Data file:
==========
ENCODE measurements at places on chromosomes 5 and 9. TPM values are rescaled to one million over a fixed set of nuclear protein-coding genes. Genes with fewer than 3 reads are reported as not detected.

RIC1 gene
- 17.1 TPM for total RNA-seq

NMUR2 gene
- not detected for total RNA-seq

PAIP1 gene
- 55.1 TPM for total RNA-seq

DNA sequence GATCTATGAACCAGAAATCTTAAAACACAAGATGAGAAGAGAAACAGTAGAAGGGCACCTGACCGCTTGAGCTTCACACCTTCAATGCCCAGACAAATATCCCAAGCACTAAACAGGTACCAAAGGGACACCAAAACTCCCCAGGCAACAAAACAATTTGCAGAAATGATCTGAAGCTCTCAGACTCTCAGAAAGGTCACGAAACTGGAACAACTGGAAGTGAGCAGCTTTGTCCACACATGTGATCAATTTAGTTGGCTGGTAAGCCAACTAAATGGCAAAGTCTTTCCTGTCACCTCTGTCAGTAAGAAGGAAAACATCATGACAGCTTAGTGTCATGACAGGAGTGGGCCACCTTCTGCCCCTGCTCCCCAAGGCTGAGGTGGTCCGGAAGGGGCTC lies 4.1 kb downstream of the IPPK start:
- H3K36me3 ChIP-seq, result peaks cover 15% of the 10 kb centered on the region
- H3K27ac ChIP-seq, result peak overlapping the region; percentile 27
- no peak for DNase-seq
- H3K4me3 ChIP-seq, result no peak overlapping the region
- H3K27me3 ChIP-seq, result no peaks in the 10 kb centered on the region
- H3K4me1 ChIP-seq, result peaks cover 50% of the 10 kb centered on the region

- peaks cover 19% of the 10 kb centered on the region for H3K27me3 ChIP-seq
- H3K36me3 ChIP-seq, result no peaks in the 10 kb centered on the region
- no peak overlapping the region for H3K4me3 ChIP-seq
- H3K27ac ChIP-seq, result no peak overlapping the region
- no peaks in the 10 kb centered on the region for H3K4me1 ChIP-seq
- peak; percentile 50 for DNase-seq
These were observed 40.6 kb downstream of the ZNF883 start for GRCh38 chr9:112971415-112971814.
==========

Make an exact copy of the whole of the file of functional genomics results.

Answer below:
ENCODE measurements at places on chromosomes 5 and 9. TPM values are rescaled to one million over a fixed set of nuclear protein-coding genes. Genes with fewer than 3 reads are reported as not detected.

RIC1 gene
- 17.1 TPM for total RNA-seq

NMUR2 gene
- not detected for total RNA-seq

PAIP1 gene
- 55.1 TPM for total RNA-seq

DNA sequence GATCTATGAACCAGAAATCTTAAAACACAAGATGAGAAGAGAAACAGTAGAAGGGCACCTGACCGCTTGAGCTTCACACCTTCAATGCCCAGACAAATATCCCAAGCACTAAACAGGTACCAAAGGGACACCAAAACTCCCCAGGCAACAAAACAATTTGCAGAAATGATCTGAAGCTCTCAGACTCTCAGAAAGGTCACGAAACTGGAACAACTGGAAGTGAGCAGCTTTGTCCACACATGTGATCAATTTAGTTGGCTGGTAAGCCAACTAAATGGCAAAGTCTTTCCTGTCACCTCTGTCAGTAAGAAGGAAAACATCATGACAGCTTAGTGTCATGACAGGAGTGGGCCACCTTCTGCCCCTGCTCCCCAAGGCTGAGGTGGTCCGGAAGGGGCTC lies 4.1 kb downstream of the IPPK start:
- H3K36me3 ChIP-seq, result peaks cover 15% of the 10 kb centered on the region
- H3K27ac ChIP-seq, result peak overlapping the region; percentile 27
- no peak for DNase-seq
- H3K4me3 ChIP-seq, result no peak overlapping the region
- H3K27me3 ChIP-seq, result no peaks in the 10 kb centered on the region
- H3K4me1 ChIP-seq, result peaks cover 50% of the 10 kb centered on the region

- peaks cover 19% of the 10 kb centered on the region for H3K27me3 ChIP-seq
- H3K36me3 ChIP-seq, result no peaks in the 10 kb centered on the region
- no peak overlapping the region for H3K4me3 ChIP-seq
- H3K27ac ChIP-seq, result no peak overlapping the region
- no peaks in the 10 kb centered on the region for H3K4me1 ChIP-seq
- peak; percentile 50 for DNase-seq
These were observed 40.6 kb downstream of the ZNF883 start for GRCh38 chr9:112971415-112971814.